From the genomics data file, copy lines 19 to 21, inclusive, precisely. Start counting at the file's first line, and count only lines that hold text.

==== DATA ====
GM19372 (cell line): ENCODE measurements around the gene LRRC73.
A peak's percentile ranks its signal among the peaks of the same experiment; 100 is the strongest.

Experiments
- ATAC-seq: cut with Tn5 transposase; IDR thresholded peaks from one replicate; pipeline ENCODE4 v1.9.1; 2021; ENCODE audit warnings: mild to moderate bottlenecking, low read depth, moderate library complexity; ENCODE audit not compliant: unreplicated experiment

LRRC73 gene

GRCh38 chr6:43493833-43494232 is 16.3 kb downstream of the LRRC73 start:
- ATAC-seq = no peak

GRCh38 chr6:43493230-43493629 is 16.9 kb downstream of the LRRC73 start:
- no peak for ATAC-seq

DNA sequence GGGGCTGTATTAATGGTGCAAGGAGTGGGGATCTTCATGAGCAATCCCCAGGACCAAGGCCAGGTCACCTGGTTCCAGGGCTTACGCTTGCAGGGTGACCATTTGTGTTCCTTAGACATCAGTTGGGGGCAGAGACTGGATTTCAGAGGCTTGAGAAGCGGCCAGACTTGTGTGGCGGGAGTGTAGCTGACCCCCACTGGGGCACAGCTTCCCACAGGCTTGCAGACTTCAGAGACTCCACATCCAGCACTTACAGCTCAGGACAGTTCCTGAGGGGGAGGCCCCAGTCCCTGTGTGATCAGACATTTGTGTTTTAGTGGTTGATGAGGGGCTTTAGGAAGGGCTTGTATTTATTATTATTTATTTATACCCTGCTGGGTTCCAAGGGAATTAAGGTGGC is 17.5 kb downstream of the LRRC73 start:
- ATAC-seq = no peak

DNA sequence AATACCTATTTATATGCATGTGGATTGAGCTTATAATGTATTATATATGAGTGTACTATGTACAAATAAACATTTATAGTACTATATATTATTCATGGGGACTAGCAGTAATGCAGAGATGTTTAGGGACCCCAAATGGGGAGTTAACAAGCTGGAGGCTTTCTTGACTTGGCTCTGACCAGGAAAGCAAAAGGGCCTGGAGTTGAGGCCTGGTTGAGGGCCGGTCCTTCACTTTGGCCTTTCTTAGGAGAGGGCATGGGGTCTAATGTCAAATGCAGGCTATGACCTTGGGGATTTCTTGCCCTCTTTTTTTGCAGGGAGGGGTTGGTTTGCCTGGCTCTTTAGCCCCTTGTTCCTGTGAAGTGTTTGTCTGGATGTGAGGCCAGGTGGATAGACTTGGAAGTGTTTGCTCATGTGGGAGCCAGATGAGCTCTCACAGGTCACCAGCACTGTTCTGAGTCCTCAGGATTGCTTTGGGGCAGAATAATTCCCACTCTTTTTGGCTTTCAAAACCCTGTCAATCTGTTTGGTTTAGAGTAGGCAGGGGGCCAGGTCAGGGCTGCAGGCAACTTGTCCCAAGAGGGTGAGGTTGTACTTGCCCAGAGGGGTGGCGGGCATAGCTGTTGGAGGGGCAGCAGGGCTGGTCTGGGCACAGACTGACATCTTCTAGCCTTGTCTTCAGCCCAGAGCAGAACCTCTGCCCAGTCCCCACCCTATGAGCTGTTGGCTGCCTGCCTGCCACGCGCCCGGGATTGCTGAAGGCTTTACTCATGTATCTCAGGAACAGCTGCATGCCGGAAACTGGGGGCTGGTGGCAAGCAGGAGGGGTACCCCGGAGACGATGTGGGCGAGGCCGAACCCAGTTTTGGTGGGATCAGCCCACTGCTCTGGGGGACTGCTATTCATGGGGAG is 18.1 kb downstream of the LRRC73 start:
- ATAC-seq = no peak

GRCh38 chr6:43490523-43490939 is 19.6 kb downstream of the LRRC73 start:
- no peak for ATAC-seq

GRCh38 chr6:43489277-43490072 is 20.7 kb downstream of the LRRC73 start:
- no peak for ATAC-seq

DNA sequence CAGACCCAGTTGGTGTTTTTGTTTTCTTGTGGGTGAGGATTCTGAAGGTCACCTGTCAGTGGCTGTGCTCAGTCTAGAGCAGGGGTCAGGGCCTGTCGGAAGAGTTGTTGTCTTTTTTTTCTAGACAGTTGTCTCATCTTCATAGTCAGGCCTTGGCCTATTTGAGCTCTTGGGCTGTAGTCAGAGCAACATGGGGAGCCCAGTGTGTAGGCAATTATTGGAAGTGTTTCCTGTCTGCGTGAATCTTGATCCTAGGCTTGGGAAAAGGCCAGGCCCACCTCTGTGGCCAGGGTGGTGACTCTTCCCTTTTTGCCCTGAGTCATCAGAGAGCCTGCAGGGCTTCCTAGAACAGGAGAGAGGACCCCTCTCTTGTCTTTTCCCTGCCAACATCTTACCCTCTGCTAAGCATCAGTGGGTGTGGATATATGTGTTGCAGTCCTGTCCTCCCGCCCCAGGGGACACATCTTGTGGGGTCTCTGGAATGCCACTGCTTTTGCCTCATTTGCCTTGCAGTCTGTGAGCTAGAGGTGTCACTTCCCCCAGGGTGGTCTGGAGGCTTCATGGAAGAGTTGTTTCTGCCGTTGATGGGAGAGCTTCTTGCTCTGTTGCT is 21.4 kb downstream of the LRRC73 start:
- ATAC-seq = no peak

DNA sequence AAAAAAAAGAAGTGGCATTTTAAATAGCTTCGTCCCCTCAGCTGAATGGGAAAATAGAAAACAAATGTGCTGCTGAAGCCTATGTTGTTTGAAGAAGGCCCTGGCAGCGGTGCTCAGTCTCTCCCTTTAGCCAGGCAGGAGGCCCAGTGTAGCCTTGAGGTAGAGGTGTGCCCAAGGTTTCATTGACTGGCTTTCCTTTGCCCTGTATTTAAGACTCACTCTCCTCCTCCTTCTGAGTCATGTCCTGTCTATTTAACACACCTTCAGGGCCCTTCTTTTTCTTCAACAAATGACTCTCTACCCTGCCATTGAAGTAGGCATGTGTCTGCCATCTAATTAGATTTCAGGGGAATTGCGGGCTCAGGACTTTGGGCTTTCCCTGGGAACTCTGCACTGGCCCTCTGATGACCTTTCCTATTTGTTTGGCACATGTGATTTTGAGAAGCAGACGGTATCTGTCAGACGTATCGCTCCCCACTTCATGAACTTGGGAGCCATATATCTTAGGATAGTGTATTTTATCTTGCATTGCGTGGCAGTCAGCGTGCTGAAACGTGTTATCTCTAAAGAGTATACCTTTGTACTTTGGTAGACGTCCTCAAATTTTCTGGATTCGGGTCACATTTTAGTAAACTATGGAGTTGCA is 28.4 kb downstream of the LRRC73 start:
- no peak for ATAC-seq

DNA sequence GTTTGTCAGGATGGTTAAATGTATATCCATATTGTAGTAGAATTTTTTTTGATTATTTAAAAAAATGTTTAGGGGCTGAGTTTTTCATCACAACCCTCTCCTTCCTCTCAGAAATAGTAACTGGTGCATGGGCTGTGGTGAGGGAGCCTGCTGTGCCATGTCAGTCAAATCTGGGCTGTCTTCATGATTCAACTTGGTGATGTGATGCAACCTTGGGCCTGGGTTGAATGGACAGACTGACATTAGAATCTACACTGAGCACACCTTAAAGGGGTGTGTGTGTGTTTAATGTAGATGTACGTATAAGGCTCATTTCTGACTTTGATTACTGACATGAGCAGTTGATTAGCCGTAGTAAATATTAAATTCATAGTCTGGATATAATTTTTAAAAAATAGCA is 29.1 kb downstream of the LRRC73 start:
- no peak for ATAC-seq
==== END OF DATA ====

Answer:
- ATAC-seq = no peak

DNA sequence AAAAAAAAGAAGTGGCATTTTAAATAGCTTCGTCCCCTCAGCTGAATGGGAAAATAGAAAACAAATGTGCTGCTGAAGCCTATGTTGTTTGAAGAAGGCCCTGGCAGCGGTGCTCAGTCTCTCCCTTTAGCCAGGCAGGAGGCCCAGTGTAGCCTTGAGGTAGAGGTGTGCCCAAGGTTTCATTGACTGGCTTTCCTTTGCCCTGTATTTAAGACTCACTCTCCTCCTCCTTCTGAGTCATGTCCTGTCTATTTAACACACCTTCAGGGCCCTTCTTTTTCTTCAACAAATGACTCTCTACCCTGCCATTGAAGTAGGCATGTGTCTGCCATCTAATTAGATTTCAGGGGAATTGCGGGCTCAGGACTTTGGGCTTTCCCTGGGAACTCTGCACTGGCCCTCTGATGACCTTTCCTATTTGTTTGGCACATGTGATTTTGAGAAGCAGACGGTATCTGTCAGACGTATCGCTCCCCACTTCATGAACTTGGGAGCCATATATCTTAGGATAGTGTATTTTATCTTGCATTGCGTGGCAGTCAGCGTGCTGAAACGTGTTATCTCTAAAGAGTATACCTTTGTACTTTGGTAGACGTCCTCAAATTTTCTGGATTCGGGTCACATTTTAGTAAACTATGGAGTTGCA is 28.4 kb downstream of the LRRC73 start:
- no peak for ATAC-seq